Ghana: A case study for democratic election outcome disputes

John Taden
By John Taden

Doctoral candidate in public policy and political economy at the University of Texas at Dallas.

Posted on Wednesday, 24 March 2021 11:28

A voter casts his ballot at a polling station in Accra, Ghana, Monday 7 December, 2020. (AP Photo/Ofoe Amegavie)

The Supreme Court of Ghana has upheld President Akufo-Addo’s victory in the 7 December 2020 polls.

This followed a challenge from former president, John Mahama. The court ruled that there was no reason to order a re-run of the poll. Akufo-Addo can now focus on his second term agenda.

This is the second petition of its kind in Ghana over the past eight years. By every indication, we can expect to see more – in Ghana and in other African countries. The trend is already set in Ghana: the results of the elections in 2020 and 2021 were fiercely contested by the losing party. Most of the polls were also marred with violence.

The most recent poll in Ghana was relatively peaceful. But the post-election political environment was rife with tension. The opposition rejected the results and called on supporters to take to the streets to stop the electoral commission from “stealing the election”.

Electoral disputes and petitions are becoming a prominent feature of the electoral process. Many of these disputes and petitions are reflective of widespread electoral irregularities on the continent. While they may threaten the peace of a nation, they enhance the culture of democracy and expose an underlying cry for inclusive governance.

A natural extension of the electoral process

Post-election crises are not new to Ghana. Elections in which the opposition fails to unseat the incumbent are almost always marred with accusations of fraud and vote-rigging. For example, the 2012 election in which Akufo-Addo failed to unseat then President Mahama was heavily disputed. In that election, opposition protests led to a series of violent incidents.

During the weeks following the election, Akufo-Addo filed what at the time was the largest legal petition with the Supreme Court. The court was deluged with about half a million documents from over 11,000 polling stations to prove double voting, vote padding, and other forms of illegal voting. In the end, it dismissed the petition but ordered reforms to the electoral process.

Mahama’s petition to overturn the 2020 election made similar allegations of double voting, vote padding, and other forms of illegal voting.

In addition to his petition, 16 legal proceedings were initiated by parliamentary candidates from the New Patriotic Party and the National Democratic Congress.

Winner-take-all systems

Ghana has a majoritarian presidential system. The first candidate to pass the 50% plus one threshold assumes all the power that comes with the position. This winner-take-all system makes losing elections extremely costly.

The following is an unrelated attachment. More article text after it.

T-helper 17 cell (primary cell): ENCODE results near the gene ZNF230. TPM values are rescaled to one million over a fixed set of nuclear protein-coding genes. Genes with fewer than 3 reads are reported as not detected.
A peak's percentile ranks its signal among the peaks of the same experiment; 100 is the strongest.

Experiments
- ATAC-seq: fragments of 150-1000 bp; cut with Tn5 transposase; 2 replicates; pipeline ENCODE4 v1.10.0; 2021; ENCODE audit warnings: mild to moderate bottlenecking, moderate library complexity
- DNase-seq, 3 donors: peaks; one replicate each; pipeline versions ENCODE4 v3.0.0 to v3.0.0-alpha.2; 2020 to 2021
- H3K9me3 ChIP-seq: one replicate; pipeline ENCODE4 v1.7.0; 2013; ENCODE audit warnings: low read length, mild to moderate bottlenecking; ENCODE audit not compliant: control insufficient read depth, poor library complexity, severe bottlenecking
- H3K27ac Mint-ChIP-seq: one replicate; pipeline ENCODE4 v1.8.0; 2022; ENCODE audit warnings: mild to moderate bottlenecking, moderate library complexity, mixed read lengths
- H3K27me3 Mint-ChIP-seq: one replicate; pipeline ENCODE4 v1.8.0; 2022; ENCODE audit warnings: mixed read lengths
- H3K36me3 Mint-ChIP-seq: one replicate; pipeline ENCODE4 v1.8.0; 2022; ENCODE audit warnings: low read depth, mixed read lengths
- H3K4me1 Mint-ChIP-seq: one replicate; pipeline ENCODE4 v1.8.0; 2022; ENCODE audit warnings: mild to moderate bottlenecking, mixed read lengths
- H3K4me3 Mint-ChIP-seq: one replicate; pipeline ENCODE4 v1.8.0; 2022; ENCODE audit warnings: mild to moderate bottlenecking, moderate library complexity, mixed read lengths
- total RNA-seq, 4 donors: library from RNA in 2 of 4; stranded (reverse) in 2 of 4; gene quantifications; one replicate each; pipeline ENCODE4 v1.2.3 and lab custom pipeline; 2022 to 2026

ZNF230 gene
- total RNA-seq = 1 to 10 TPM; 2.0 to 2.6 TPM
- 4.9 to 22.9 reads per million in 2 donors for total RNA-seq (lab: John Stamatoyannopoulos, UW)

Political candidates spend millions of dollars on campaigns. It, therefore, becomes difficult to accept the results when they and their supporters are suddenly informed that they have lost the election and, for that matter, will have no part in the governance of the country. Electoral petitions are therefore seen as the final tool in the do-all-you-can playbook for power.

The high cost of losing elections in winner-take-all democracies also incentivises incumbents to attempt to maintain power at all costs, even if that means bribing electoral institutions or using the state apparatus such as the military to suppress the will of the people. These acts themselves make electoral petitions inevitable as the propensity for the opposition to reject results under such conditions rises.

Research has also shown that losing parties in democratic regimes often have an incentive to reject electoral outcomes. While losing parties in autocratic regimes reasonably reject results to publicise fraud, losing parties in democratic regimes may do so for different reasons.

They often use the opportunity to challenge electoral results to create clout over the freeness and fairness of elections. This clout then serves as leverage for the losing party in negotiating favourable reforms with the government. Presidential petitions also represent an important investment in a country’s democratic culture.

A presidential petition involves all three arms of government – the executive, the legislature, and the judiciary. As the petition plays out, citizens are provided with a rare opportunity to learn the legal and political operations of their electoral system and other national institutions. As citizens learn more about how elections are conducted and administered, and how elections may be stolen, they become more vigilant and may help reverse such acts in the future.

Elections in Africa are evolving from apparent manipulation to sophisticated (mis)administration. Administrative attempts to rig an election are more likely to be caught by voters who participate in the process than international observes patrolling polling stations.

In conclusion, electoral disputes and petitions are good for growing democracies. They represent useful opportunities for opposition groups to participate in governance. They also activate national institutions for valuable reforms and affirm citizens’ trust and confidence in the electoral process.The Conversation

John Taden, School of Economics, Political, and Policy Sciences, University of Texas at Dallas

This article is republished from The Conversation under a Creative Commons license. Read the original article.

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